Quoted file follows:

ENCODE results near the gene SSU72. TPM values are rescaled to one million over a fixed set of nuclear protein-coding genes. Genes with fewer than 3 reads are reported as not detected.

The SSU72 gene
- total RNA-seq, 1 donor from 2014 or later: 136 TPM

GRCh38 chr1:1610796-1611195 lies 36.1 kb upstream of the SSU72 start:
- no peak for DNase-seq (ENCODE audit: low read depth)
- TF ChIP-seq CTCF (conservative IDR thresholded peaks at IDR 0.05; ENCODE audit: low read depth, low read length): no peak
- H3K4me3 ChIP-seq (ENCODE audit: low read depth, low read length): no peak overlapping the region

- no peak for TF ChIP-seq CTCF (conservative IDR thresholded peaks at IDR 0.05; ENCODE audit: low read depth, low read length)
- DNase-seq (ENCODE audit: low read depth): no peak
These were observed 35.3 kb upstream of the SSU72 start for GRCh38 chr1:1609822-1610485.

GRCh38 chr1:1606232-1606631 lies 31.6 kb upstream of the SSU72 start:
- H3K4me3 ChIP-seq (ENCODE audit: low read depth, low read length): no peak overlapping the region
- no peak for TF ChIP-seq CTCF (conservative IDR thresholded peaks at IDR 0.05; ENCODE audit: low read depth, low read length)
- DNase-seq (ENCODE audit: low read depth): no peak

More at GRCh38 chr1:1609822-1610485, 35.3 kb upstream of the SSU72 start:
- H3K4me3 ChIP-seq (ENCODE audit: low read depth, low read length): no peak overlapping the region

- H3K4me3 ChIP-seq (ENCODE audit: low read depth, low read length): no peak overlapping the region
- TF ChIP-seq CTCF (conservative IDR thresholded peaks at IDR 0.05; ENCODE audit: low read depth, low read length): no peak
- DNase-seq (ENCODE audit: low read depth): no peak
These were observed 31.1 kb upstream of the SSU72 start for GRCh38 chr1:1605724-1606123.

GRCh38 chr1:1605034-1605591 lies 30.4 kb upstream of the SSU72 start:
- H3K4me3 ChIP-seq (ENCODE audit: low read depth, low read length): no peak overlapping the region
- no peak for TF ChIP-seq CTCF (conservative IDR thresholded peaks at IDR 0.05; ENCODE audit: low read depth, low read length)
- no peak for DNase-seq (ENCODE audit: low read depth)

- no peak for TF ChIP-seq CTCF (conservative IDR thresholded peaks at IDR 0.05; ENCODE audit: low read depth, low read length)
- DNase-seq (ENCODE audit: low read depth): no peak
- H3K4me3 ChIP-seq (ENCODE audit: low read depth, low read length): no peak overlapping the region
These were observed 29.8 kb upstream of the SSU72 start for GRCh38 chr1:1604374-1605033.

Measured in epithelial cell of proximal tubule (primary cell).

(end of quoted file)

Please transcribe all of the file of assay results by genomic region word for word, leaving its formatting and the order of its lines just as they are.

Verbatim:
ENCODE results near the gene SSU72. TPM values are rescaled to one million over a fixed set of nuclear protein-coding genes. Genes with fewer than 3 reads are reported as not detected.

The SSU72 gene
- total RNA-seq, 1 donor from 2014 or later: 136 TPM

GRCh38 chr1:1610796-1611195 lies 36.1 kb upstream of the SSU72 start:
- no peak for DNase-seq (ENCODE audit: low read depth)
- TF ChIP-seq CTCF (conservative IDR thresholded peaks at IDR 0.05; ENCODE audit: low read depth, low read length): no peak
- H3K4me3 ChIP-seq (ENCODE audit: low read depth, low read length): no peak overlapping the region

- no peak for TF ChIP-seq CTCF (conservative IDR thresholded peaks at IDR 0.05; ENCODE audit: low read depth, low read length)
- DNase-seq (ENCODE audit: low read depth): no peak
These were observed 35.3 kb upstream of the SSU72 start for GRCh38 chr1:1609822-1610485.

GRCh38 chr1:1606232-1606631 lies 31.6 kb upstream of the SSU72 start:
- H3K4me3 ChIP-seq (ENCODE audit: low read depth, low read length): no peak overlapping the region
- no peak for TF ChIP-seq CTCF (conservative IDR thresholded peaks at IDR 0.05; ENCODE audit: low read depth, low read length)
- DNase-seq (ENCODE audit: low read depth): no peak

More at GRCh38 chr1:1609822-1610485, 35.3 kb upstream of the SSU72 start:
- H3K4me3 ChIP-seq (ENCODE audit: low read depth, low read length): no peak overlapping the region

- H3K4me3 ChIP-seq (ENCODE audit: low read depth, low read length): no peak overlapping the region
- TF ChIP-seq CTCF (conservative IDR thresholded peaks at IDR 0.05; ENCODE audit: low read depth, low read length): no peak
- DNase-seq (ENCODE audit: low read depth): no peak
These were observed 31.1 kb upstream of the SSU72 start for GRCh38 chr1:1605724-1606123.

GRCh38 chr1:1605034-1605591 lies 30.4 kb upstream of the SSU72 start:
- H3K4me3 ChIP-seq (ENCODE audit: low read depth, low read length): no peak overlapping the region
- no peak for TF ChIP-seq CTCF (conservative IDR thresholded peaks at IDR 0.05; ENCODE audit: low read depth, low read length)
- no peak for DNase-seq (ENCODE audit: low read depth)

- no peak for TF ChIP-seq CTCF (conservative IDR thresholded peaks at IDR 0.05; ENCODE audit: low read depth, low read length)
- DNase-seq (ENCODE audit: low read depth): no peak
- H3K4me3 ChIP-seq (ENCODE audit: low read depth, low read length): no peak overlapping the region
These were observed 29.8 kb upstream of the SSU72 start for GRCh38 chr1:1604374-1605033.

Measured in epithelial cell of proximal tubule (primary cell).